WASHINGTON -- In recognition of World Cancer Day, the National Minority Quality Forum today launched the Lung Cancer Atlas (http://www.maplungcancer.com). This novel resource enables users to map lung cancer prevalence estimates and total counts at the zip-code level for the United States as well as for individual states, federal and state legislative districts. In addition to mapping lung cancer prevalence estimates overall, the atlas maps lung cancer by age, gender, and race/ethnicity.
Lung cancer is not only the leading cause of cancer-related deaths, but also disproportionately affects certain race/ethnic groups and geographical areas more than others. The Lung Cancer Atlas provides a compelling reference source for defining the disease at the community level. A recent report from the Centers for Disease Control and Prevention supports the findings released in the atlas; namely, that the highest lung cancer prevalence rates are found in the South and Midwest.
"We are introducing the lung cancer atlas to assist health-care practitioners, policy makers, advocacy groups, and researchers not only to identify and quantify lung cancer by race/ethnicity, age, and gender, but also to help inform where preventive care, clinical trials, access to care, and educational support are needed most," stated Gary Puckrein, PhD, CEO of the National Minority Quality Forum.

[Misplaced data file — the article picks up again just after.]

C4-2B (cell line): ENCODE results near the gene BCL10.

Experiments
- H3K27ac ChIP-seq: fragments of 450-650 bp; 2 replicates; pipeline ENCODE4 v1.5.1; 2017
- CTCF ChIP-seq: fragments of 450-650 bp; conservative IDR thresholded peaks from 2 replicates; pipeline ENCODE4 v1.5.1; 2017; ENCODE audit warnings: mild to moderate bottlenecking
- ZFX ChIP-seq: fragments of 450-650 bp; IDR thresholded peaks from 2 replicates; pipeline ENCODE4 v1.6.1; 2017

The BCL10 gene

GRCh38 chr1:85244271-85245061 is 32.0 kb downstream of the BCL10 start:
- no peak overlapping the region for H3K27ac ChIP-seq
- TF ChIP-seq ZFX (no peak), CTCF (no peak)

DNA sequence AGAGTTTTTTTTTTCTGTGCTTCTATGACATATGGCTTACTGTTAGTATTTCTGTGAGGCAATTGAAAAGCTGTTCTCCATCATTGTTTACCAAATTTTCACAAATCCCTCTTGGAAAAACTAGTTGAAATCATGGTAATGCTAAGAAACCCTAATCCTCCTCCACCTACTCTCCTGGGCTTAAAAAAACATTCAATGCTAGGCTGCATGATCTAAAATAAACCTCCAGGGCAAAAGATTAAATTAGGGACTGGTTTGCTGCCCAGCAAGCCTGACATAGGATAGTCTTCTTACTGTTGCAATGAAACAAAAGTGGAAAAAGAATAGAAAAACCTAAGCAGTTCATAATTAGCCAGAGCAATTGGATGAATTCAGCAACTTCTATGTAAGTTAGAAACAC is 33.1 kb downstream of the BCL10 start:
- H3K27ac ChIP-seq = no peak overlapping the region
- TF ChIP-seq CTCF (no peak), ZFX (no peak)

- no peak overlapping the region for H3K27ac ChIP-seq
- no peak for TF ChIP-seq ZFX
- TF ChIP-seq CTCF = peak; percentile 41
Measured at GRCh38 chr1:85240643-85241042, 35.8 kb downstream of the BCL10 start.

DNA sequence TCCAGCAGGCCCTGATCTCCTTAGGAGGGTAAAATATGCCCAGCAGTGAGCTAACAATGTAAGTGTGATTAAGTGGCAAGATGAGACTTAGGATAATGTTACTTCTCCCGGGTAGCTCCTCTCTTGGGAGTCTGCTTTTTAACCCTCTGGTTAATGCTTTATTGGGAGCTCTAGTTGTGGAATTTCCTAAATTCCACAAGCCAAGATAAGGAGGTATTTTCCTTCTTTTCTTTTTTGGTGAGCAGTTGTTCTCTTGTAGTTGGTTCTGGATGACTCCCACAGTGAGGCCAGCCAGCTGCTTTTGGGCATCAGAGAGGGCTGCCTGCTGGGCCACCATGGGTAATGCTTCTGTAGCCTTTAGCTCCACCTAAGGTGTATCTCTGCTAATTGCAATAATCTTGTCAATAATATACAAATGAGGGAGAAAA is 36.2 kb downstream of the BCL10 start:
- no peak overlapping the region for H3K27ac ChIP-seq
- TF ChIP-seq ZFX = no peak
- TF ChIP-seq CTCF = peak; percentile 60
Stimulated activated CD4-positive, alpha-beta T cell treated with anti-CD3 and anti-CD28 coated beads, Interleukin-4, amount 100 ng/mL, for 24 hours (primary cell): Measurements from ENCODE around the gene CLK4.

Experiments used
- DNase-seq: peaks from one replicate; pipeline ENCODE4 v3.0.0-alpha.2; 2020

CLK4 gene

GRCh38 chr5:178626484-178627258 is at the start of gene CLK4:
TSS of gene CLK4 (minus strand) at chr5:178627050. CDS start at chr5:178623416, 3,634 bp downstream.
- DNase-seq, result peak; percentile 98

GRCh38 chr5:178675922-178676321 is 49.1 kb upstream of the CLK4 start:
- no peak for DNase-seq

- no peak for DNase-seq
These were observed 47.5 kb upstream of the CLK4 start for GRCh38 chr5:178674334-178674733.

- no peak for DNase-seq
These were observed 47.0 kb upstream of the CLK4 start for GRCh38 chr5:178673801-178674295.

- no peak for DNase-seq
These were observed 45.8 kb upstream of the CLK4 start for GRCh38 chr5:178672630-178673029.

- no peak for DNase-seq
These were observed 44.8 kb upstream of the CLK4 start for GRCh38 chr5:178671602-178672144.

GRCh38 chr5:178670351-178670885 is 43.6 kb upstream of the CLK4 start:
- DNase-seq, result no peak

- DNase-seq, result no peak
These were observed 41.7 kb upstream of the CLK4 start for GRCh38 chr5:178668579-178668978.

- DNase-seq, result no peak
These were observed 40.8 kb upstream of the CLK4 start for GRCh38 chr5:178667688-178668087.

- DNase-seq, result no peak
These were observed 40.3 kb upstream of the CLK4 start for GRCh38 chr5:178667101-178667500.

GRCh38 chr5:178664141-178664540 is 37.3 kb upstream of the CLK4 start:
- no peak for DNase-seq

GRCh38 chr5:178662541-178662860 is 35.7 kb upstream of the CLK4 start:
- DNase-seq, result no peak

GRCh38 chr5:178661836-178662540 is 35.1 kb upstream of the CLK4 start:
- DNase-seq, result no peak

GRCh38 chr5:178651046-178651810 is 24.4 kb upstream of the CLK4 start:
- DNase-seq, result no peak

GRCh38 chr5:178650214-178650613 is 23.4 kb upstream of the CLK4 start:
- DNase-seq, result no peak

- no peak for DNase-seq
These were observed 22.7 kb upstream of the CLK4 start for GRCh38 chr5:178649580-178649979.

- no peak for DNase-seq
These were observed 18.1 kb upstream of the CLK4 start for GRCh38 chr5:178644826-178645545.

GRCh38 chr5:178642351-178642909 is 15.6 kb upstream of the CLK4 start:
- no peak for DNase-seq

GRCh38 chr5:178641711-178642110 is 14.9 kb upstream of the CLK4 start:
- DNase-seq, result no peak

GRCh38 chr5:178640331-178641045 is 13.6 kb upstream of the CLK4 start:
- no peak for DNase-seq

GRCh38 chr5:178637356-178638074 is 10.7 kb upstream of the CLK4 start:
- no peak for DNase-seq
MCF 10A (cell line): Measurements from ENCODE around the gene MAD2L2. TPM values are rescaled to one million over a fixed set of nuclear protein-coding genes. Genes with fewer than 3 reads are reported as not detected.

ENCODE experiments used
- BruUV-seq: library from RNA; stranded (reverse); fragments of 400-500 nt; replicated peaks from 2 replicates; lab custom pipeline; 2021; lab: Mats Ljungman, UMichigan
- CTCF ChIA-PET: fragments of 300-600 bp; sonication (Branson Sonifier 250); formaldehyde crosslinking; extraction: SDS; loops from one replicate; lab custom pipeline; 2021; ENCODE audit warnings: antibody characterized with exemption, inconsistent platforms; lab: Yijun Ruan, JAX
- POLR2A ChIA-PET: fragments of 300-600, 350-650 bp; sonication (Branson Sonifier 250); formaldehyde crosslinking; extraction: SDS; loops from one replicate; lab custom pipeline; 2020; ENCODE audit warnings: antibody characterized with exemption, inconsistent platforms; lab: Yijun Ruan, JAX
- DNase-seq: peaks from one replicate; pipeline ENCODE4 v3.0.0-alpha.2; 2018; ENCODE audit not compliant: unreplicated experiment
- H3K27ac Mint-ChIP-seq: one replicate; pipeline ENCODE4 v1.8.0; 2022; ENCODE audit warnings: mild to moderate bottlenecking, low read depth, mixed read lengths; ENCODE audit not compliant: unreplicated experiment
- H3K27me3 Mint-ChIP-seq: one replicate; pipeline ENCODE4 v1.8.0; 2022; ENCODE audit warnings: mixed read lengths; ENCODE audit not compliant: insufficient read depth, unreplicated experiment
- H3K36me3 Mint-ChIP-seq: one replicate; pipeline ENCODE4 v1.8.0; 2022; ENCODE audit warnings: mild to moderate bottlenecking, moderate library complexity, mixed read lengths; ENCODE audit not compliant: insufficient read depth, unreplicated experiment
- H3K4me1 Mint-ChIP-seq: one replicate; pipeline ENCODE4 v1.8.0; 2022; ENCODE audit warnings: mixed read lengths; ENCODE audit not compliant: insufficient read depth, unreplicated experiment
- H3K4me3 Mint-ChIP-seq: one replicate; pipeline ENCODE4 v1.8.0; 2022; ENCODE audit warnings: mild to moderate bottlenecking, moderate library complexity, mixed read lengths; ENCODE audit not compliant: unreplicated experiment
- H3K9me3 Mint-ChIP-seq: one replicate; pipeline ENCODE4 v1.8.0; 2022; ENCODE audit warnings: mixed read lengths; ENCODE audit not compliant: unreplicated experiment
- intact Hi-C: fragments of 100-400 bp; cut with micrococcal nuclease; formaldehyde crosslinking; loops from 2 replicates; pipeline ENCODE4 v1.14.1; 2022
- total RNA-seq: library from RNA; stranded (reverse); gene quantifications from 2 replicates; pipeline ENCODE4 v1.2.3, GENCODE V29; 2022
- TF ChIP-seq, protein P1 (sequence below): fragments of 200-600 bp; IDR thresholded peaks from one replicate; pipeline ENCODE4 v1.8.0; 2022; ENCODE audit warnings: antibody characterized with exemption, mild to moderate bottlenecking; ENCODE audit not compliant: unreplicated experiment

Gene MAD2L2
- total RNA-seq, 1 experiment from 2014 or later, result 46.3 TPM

Dr. Puckrein noted that "we are hopeful that having the tools to define lung cancer prevalence by population segment and by location will help to identify the underlying factors that may be promoting higher lung cancer rates, particularly among African Americans and other high risk groups. And while prevention is the best cure, targeted educational efforts may begin to reduce the variations we are seeing in lung cancer prevalence geographically."
The National Minority Quality Forum is a non-profit healthcare research and educational organization dedicated to the elimination of health disparities. The Forum supports national and local efforts to eliminate the disproportionate burden of premature death and preventable illness in racial and ethnic minorities and other special populations. The Forum has introduced user-friendly, web-based disease atlases to provide a unique two-dimensional view of various diseases, including cancer, diabetes, kidney disease, heart disease and HIV/AIDS, by zip code. Users now have an unprecedented objective and reliable source of integrated data to validate the existence of health disparities.